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Five run outs. Steady on boys, you’ve travelled 345 miles from Toronto to New York for this!

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Poor W.L. Fraser of Scotland. Everybody else made double figures against Ireland but you quacked!

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Two bowlers, five wickets each, both 34 runs. Damn you Bannerman-Hesse for needing that extra delivery!

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Morgan informs us that Danish wicketkeeper Jorgen Holmen popped up once for the national team in 1973. He promptly conceded 13 byes, dropped a catch, made scores of 0 and 0 not out and never played cricket for his country again.

Where are you now Jorgen?

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A good indicator of how cricket has spread around the globe and prospered amongst indigenous or local populations, or not as the case may be, is the French line-up from 1997. Jones, Hewitt and Edwards et al, proper French names!

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6-1 for Maldives’ Neesham Nasir. A bit expensive conceding that run Neesham!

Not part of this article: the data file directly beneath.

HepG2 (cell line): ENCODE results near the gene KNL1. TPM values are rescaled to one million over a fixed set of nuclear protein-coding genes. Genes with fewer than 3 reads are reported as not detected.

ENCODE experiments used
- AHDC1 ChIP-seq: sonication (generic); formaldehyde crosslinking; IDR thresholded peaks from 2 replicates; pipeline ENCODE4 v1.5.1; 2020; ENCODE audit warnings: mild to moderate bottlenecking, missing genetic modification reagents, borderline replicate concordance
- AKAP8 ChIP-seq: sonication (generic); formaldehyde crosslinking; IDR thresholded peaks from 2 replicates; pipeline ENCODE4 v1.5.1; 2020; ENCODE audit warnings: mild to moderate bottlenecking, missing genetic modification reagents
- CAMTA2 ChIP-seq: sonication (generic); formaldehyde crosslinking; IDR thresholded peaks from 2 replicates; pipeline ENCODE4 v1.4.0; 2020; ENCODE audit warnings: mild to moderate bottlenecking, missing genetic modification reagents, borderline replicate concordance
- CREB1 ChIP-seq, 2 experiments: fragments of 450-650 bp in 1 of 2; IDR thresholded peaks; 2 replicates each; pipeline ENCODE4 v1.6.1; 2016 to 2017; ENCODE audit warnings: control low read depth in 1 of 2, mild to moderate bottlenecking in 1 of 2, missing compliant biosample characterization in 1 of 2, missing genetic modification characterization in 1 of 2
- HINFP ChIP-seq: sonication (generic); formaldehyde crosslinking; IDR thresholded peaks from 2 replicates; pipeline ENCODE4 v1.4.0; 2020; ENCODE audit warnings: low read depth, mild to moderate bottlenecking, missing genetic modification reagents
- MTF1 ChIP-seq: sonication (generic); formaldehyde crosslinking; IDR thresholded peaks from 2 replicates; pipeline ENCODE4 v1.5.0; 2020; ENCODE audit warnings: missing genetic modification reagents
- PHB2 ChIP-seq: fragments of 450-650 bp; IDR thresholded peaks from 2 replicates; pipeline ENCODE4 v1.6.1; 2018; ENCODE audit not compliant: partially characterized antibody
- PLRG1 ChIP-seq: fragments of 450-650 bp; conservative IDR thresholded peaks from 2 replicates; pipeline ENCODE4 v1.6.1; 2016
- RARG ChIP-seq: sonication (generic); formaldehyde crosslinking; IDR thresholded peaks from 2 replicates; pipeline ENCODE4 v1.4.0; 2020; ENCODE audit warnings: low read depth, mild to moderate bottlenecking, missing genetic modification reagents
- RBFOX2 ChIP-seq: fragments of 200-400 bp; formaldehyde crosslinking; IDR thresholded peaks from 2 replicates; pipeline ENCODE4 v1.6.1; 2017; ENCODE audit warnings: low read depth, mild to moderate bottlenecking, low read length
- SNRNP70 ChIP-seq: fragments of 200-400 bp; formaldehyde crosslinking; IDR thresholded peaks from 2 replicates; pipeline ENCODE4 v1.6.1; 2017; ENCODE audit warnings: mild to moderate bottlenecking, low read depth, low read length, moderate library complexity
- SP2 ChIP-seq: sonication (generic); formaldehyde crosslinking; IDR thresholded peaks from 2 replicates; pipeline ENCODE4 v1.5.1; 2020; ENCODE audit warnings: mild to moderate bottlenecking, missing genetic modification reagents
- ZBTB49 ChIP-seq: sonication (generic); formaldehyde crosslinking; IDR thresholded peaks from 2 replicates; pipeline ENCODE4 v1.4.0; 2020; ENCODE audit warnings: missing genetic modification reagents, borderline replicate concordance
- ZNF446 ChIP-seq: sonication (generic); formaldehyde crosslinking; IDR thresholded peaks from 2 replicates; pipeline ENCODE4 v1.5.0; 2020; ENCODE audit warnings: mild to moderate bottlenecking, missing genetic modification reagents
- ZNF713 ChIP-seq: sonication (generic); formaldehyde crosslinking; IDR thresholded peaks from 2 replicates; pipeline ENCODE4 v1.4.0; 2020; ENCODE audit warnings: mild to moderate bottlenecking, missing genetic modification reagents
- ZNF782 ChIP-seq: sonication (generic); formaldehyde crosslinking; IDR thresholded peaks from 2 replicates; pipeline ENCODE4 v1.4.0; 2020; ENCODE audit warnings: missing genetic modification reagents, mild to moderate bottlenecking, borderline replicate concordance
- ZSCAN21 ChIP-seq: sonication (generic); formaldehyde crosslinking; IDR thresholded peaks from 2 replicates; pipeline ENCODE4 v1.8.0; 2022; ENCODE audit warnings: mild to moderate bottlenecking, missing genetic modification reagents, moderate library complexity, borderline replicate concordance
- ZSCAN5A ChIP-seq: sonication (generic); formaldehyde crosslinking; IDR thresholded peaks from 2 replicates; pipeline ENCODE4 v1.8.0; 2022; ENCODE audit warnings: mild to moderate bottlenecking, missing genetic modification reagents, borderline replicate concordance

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A 510-run defeat in a 50 over match. New Caledonia’s Boaoutho’s 0-132 from eleven overs was so bad that the umpires even let him bowl an over more than he should have been allowed to!

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The priceless Pritchard Pritchard makes an appearance in 2011 and promptly clobbers 28 not out, including three sixes from just ten deliveries for Samoa.

Another warning! Unless you’re a cricket tragic, this book probably isn’t for you. If however you enjoy reading about obscure corners of the world, sympathising with numerous poor sods that voyaged for weeks to bat at eleven and not bowl or have a good old healthy obsession with the world’s number one bat ‘n’ ball game then this book is well worth a peruse.

Roy Morgan’s Real International Cricket scores an undefeated…

83 not out